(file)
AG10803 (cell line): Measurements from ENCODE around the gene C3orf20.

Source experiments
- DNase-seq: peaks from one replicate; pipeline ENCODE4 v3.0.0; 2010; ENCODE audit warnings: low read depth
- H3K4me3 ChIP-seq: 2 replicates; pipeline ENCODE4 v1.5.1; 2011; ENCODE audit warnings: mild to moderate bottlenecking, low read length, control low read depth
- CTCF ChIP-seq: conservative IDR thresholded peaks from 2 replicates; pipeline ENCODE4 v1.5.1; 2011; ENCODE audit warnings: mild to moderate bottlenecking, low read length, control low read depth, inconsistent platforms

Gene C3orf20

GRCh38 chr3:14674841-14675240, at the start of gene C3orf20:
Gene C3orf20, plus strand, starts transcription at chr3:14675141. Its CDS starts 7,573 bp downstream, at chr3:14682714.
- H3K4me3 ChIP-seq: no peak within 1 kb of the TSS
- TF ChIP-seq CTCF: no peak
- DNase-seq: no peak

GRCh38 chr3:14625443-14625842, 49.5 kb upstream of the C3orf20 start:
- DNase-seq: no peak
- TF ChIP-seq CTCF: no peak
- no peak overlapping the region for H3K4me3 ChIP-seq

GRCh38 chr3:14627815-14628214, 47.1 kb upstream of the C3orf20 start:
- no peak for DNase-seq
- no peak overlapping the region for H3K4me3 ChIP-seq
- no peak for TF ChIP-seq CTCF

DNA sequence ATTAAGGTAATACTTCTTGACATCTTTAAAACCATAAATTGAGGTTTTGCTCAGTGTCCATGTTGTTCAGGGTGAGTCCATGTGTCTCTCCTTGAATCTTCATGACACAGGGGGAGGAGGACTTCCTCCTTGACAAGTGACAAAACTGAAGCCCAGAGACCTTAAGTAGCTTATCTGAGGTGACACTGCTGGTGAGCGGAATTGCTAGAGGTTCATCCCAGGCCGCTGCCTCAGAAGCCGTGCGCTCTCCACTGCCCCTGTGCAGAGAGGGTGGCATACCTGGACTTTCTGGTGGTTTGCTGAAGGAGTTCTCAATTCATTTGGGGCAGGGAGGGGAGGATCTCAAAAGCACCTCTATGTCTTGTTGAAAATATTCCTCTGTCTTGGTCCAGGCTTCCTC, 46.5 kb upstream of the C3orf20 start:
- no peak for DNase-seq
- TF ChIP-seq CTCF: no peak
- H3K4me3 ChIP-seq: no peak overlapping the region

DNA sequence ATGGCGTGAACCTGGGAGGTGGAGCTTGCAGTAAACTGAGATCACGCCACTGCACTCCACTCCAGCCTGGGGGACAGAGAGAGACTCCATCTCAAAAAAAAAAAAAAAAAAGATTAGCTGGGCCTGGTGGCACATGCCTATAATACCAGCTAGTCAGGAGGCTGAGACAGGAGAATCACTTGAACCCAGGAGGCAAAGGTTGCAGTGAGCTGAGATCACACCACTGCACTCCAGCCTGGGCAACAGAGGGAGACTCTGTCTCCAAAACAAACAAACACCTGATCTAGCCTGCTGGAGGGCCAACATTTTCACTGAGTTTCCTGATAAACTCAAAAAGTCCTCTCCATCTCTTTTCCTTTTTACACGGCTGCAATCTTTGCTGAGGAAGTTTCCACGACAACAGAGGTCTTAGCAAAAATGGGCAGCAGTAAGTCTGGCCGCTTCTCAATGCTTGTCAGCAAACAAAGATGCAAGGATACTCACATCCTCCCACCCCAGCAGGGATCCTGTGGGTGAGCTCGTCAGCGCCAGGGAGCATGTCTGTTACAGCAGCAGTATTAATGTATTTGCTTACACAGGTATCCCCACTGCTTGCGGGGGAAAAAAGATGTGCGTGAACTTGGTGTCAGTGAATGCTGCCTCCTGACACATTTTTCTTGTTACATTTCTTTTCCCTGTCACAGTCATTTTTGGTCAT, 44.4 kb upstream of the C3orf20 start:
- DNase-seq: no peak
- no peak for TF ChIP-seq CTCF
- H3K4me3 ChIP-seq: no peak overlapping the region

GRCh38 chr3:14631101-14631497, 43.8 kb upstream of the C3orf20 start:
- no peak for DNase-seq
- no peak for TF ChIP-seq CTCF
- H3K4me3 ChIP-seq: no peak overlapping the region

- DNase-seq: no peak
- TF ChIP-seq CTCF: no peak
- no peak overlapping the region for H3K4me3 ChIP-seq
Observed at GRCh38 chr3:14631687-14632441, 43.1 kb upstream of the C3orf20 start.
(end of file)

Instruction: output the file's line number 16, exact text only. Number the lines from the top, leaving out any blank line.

GRCh38 chr3:14627815-14628214, 47.1 kb upstream of the C3orf20 start: